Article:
The century that just closed saw extraordinary and terrible changes, inconceivable tragedies and achievements that had previously only been dreamed of.
Margherita Hack’s “long century” began in Florence in 1922 and her theosophical parents initiated her to the respect for life, justice and freedom.
In 1938 her Jewish science teacher was ousted because of the racial laws. Margherita grew out of her childhood and walked into the chaos of war as an adult young woman. While Florence was under siege, Margherita Hack discovered a passion for the sky and began moving her early steps in the world of research; a course that would take her away from home, but never from her deep self.
Spending the reconstruction and Cold War years among the international scientific community in Princeton, Berkeley, Moscow and Leningrad; the elation of the space race and the growing social awareness of the scientific world - this is the considerable portion of the 1900’s that Margherita Hack experienced in the front line.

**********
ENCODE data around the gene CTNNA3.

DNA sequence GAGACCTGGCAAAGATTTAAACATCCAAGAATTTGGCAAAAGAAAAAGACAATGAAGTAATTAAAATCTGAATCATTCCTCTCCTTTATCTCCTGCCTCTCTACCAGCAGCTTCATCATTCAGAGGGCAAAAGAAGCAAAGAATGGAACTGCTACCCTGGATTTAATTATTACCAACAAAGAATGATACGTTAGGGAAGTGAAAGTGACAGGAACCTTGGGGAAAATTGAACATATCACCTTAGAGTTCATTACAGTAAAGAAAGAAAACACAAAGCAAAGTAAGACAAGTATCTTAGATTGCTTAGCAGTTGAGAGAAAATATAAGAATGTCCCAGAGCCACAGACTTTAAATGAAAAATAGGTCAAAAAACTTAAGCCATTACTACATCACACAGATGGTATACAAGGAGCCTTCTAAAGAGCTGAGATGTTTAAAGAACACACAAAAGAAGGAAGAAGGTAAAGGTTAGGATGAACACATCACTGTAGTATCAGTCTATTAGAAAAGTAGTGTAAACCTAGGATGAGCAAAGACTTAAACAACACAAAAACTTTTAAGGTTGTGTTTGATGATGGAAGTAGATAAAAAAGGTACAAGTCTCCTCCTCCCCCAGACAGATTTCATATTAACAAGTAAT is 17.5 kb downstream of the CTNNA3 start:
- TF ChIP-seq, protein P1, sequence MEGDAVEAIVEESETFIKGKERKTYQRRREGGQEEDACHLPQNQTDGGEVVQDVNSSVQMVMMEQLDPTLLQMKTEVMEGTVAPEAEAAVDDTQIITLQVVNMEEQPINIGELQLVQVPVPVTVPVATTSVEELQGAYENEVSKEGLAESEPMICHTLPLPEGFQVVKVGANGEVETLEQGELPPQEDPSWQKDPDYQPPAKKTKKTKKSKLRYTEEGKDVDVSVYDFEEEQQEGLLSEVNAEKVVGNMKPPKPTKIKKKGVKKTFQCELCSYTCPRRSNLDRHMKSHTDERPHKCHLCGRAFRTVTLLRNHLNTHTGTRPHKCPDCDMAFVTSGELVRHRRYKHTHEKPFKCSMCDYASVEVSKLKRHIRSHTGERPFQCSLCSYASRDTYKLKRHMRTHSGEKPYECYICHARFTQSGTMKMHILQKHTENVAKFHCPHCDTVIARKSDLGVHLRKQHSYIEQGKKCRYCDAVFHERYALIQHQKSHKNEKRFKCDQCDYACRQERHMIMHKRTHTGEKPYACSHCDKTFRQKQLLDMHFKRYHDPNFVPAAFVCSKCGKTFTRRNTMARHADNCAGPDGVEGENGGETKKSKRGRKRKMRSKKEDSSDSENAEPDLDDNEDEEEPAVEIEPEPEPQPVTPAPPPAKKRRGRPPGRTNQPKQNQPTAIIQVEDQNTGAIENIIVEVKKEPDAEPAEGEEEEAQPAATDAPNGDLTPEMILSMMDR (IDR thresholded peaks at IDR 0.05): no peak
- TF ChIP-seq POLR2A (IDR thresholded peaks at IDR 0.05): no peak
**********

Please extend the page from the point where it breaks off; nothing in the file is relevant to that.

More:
Then she landed in Trieste - a city that was still stifled by the “poisons” of the War. There, she directed the Astronomic Observatory for over twenty years as the first woman ever to be appointed this position in Italy. She is still living and working there today.
The Long Century is a journey through the life of an extraordinary woman who with her charisma and her irony has been able to become not only a successful researcher - one of her several scientific contributions is the still seminal text Stellar Spectroscopy - but also a popular champion of a tout court ethic that encompasses ecology and politics.